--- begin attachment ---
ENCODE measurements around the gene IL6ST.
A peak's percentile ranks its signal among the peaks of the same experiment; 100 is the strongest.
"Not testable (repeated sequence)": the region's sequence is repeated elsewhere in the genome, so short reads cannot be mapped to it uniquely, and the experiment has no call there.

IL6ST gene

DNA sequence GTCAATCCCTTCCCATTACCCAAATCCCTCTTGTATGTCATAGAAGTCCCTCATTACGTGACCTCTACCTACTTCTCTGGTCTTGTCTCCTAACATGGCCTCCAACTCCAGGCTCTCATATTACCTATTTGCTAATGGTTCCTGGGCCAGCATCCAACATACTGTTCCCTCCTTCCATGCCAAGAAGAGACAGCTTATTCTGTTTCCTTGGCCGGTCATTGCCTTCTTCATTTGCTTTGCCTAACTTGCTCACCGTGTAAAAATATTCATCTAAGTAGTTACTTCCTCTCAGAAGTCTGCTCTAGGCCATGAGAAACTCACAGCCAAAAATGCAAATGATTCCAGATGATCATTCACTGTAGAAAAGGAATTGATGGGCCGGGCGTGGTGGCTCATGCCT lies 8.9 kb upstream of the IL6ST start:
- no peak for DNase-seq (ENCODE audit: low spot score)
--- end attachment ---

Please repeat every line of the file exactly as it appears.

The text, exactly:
ENCODE measurements around the gene IL6ST.
A peak's percentile ranks its signal among the peaks of the same experiment; 100 is the strongest.
"Not testable (repeated sequence)": the region's sequence is repeated elsewhere in the genome, so short reads cannot be mapped to it uniquely, and the experiment has no call there.

IL6ST gene

DNA sequence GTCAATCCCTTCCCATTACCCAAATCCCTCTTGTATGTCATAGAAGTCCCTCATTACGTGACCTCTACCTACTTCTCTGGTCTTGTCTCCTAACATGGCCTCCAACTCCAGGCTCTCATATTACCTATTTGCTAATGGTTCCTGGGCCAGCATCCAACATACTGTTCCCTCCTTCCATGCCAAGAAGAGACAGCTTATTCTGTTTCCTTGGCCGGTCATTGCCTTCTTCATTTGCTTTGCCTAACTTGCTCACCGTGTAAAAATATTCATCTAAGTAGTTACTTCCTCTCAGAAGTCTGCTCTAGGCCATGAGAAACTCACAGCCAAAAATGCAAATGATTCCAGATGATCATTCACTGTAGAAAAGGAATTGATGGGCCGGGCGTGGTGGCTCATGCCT lies 8.9 kb upstream of the IL6ST start:
- no peak for DNase-seq (ENCODE audit: low spot score)